Amazon has introduced Kindle First, a program where customers can access Kindle books a month before their release date.
Story at Teleread
Walt Crawford is at in again. In a 140 character world he is busting out 34 pages of analysis and commentary.
The issue contains one essay:
Words: The Ebook Marketplace, Part 2 pp. 1-34
More on the last few years in the ebook marketplace, this time focusing on ebook pricing, ebook and ereader sales, software, the past and future, (intentional) humor, rights--not so much DRM as ebook readers' rights, and a few miscellaneous pieces.
If you're waiting for "ebooks and pbooks" (note and, not versus)...that's coming in January 2014.
Note to members of AALL: Polls are now open for the 2013 AALL Executive Board election.
— GW University (@GWtweets) October 25, 2013
Saw this tweet about studying at the LOC. I think there is a somewhat involved process to gain access to the main reading room. Anyone have any details on this?
Amazon launched Kindle MatchBook, a service that lets customers buy steeply discounted ebook versions of books they've already bought in print (from Amazon, of course) on Tuesday. Publishers must opt-in, and as of Wednesday morning, some 75,000 ebooks were available for $2.99 or less.
Renee Montagne talks with NPR's Lynn Neary about the state of Amazon's publishing business. The online giant not only sells books but publishes digital and print books as well.
Listen to story here:
Now if only the candidates who will win next week’s general election would take this place as seriously. Financing New York City’s three public library systems is an annual set piece of political theater, where City Hall proposes reduced budgets that are deplored and haggled over until the City Council restores much of the sum. According to a report last January by the Center for an Urban Future, since 2008 the Manhattan, Brooklyn and Queens libraries have endured cuts of nearly $65 million.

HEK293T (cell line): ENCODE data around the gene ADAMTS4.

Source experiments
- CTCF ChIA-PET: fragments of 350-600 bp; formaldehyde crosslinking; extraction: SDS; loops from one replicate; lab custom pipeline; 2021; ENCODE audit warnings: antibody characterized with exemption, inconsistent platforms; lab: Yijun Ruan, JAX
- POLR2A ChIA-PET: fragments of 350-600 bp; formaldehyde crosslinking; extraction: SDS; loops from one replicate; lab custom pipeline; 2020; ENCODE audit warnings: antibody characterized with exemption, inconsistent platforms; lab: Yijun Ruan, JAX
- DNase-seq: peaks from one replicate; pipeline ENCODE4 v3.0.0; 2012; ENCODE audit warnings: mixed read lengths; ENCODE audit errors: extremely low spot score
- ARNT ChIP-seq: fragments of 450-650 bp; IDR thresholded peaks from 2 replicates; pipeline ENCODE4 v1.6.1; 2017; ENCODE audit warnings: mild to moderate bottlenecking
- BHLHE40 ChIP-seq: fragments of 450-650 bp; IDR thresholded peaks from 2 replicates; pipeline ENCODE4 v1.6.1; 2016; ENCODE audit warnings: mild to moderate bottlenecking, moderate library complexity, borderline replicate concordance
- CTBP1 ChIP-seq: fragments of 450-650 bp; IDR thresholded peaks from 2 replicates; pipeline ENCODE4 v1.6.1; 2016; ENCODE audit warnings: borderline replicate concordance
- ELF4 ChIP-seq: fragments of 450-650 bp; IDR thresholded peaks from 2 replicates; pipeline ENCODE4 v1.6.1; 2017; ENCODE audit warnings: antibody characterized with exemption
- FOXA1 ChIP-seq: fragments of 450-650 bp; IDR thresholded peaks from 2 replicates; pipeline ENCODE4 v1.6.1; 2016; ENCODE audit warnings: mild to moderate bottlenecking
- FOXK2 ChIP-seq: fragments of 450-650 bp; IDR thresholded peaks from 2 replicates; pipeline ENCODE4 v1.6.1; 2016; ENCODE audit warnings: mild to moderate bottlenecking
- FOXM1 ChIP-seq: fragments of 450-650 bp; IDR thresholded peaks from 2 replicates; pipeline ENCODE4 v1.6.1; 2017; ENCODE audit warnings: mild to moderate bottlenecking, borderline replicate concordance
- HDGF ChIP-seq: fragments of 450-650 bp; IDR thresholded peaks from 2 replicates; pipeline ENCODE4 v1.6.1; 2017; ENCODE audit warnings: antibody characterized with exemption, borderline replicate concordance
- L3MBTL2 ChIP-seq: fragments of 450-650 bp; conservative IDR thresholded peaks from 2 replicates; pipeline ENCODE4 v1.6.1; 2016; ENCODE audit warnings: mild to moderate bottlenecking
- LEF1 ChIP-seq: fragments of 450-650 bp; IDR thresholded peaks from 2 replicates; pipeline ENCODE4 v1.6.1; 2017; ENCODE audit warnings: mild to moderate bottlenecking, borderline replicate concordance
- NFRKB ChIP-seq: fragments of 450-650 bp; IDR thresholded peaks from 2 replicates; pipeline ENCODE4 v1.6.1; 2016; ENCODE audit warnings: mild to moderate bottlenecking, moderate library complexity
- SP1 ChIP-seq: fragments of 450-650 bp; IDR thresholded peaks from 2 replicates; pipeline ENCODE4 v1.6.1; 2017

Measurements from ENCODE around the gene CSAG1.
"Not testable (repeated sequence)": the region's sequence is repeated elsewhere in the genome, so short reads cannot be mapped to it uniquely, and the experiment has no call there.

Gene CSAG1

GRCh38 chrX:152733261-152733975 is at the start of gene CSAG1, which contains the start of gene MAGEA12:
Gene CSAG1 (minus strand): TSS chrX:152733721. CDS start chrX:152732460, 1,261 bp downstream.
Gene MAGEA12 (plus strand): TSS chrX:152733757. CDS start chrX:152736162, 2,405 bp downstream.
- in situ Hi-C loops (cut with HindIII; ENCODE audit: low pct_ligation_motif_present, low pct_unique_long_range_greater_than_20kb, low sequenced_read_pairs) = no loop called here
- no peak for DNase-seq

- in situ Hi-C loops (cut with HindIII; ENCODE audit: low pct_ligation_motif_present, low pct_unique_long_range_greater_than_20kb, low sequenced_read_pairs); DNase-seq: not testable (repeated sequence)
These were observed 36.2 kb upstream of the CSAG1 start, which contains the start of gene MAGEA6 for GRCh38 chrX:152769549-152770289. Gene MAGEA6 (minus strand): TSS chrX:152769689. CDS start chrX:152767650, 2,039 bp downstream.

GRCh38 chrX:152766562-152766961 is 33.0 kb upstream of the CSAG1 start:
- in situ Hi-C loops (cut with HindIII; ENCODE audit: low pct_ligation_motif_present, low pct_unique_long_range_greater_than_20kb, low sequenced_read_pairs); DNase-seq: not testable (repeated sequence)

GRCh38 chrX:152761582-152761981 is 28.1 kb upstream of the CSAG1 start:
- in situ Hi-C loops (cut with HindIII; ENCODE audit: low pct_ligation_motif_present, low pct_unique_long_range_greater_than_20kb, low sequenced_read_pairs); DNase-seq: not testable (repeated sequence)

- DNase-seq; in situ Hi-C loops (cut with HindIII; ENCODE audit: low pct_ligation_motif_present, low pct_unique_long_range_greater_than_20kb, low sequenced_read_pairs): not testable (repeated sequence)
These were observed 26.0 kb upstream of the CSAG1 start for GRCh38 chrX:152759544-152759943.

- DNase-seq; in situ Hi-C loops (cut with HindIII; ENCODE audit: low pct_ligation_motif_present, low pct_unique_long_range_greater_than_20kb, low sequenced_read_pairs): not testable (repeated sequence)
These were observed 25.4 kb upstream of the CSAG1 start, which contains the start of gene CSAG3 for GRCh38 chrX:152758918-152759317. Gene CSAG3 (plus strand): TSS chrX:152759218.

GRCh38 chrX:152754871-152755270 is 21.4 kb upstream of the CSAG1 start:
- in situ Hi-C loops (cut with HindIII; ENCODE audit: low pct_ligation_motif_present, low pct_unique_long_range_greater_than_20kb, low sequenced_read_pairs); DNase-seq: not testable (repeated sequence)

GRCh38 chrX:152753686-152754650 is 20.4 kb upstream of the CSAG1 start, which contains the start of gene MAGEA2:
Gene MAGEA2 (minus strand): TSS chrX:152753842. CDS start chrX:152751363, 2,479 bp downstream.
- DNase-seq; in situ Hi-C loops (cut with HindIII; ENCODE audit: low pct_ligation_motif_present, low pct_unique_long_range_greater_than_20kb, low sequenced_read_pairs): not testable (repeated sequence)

"I had this idea that if I could like help students do work that meant something to them, that expressed who they really were, then they would be more engaged with their schoolwork and that would help them research better," the new librarian said.
NPR piece about quote attributed to Churchill that cannot be verified. Librarians are often asked to find quotes and many librarians are asked to verify quotes.
Here is a quotes website attributing the quote to Churchill:
This week's episode talks about "leadership failure" & "command failure" in the first essay to air in a while, public service announcements from the United States Department of Agriculture and the Census Bureau are featured, and as ever the news miscellany rolls ever onward.